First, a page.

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How airway development and breathing patterns impact your child’s health.

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Does your child breathe through their mouth?

Mouth-breathers are shallow breathers and tend to hyperventilate which causes less oxygen to be delivered to the brain, the muscles, and all the cells. Therefore, the body functions less than optimally. When air enters the body through the mouth (instead of the nose) it is unfiltered, dry, and cool which can result in irritated and enlarged tonsils and adenoids. Tonsils and adenoids can become so large that they obstruct the airway.
Lower levels of carbon dioxide in the body because of mouth-breathing causes smooth muscle spasms and is associated with gastric reflux, asthma, and bedwetting.

What is sleep disordered breathing and how does it correlate to breath?

Sleep Disordered Breathing (SDB) is a condition that describes the entire spectrum of abnormalities that occur during sleep. These range from mild breathing difficulties caused by problems such as a chronically congested nose to more severe conditions like snoring and sleep apnea. SDB is very common among mouth-breathers. As mouth-breathers struggle to get enough oxygen into their body while they sleep, the brain often causes the body to wake up enough to either change positions and open the airway or to gasp and take a breath. This results in fragmented sleep patterns which can lead to inflammatory processes in the body that are associated with conditions such as high blood pressure, stroke, cancer, heart disease, Alzheimer’s disease, diabetes, and depression. Fragmented sleep can also lead to symptoms that mimic ADHD and learning disabilities, as well as anxiety, poor coping skills, and peer problems. Children need to be able to breathe well while asleep for their rest to be restorative and for the brain to develop normally, and while asleep they should be silent and still.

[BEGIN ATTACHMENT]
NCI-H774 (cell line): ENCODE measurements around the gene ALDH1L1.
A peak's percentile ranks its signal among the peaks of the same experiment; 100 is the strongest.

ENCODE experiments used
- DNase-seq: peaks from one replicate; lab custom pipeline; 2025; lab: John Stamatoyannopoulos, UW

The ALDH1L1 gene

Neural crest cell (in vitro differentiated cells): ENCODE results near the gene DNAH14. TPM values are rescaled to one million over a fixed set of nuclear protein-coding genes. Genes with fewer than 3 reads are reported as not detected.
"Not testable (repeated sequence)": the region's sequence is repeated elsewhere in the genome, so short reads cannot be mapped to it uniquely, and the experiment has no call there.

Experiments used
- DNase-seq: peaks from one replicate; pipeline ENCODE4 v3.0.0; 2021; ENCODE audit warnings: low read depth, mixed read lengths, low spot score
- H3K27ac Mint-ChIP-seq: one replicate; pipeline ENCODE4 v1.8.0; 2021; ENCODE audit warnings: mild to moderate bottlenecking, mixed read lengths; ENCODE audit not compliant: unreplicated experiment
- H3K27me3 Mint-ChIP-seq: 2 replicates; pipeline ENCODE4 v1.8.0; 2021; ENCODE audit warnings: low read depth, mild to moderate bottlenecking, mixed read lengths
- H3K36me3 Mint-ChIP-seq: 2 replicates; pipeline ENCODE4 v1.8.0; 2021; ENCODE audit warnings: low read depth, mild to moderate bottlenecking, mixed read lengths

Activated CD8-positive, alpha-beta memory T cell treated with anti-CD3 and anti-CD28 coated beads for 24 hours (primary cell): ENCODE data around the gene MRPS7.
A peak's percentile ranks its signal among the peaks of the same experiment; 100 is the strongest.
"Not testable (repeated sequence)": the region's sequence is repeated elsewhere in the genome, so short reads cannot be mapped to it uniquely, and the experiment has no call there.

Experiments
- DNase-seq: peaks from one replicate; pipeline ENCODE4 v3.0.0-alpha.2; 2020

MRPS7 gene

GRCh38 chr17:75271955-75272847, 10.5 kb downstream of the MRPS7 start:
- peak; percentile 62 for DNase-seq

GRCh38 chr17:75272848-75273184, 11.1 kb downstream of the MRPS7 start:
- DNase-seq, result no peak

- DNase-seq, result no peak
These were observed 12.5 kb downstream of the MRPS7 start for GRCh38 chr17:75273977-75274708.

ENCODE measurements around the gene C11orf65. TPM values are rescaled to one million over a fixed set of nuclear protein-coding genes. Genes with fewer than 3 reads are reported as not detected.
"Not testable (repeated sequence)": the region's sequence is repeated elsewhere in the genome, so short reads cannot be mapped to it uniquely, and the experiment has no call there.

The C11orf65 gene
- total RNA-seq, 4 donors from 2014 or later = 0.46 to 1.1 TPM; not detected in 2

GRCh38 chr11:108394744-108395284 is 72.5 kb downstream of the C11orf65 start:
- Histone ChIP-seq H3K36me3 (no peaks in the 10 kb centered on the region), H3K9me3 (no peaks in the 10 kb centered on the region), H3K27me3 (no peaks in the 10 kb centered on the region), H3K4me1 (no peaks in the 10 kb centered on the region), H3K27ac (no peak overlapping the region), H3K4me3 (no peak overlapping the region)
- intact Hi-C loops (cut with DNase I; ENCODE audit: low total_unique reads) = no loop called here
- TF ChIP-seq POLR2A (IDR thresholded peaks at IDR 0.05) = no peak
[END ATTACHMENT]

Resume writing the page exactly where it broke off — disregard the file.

If you spot any of the following issues or behaviors in your child, you should speak with their pediatrician and strongly consider consulting a pediatric dentist who understands and specializes in airway orthodontics:

Chronic SIGNS:

  • Ear Infections
  • Running or stuffy nose
  • Sinusitis
  • “Crooked” teeth and/or malocclusion

Sleep SIGNS:

  • Snoring, heavy, or noisy breathing while sleeping
  • Family history of sleep apnea
  • Restless sleep, waking up in a different position on the bed, or “bed clothes” are a mess
  • Dark circles under eyes or “allergic shiners”
  • Hard to wake up or tired in the morning
  • Falling asleep at school or when riding in the car
  • Night terrors

BehaviorAL SIGNS:

  • ADD/ADHD-like symptoms
  • Hyperactive behavior
  • Bedwetting

What is airway/functional orthodontics?

Airway or “functional” orthodontics focuses on developing the jaws, teeth and mouth muscles to help support normal airway development. Children with underdeveloped airways can develop sleep disordered breathing as well as other myofunctional compensations as they grow.

What is the difference between traditional and airway orthodontics?

Traditional orthodontics works really well for moving teeth and the jaws, but often does not address the underlying muscles and root cause of why things are out of place. Airway orthodontic appliances work to move teeth and develop the jaws, but also train the underlying muscle to help support this growth. This approach leads to better long-term function. Assessing for this type of orthodontics involves gathering information about tooth placement, jaw development, airway development, muscle function and breathing patterns. We do this by creating models of your child’s mouth, obtaining a CBCT scan to allow for full airway assessment and then deciding on the appropriate treatment.

What types of appliances are used for this treatment?

There are a variety of appliances that can be utilized in airway orthodontics. Some of these include fixed or removable hyrax or Schwarz appliances, the Myobrace® system, and ALF appliances. The type of appliance utilized depends on the individual needs of the child. Myofunctional therapy is highly recommended in conjunction with any orthodontic intervention as well as screening for oral ties. In addition to orthodontic treatment, consulting with an ENT or sleep physician may be recommended.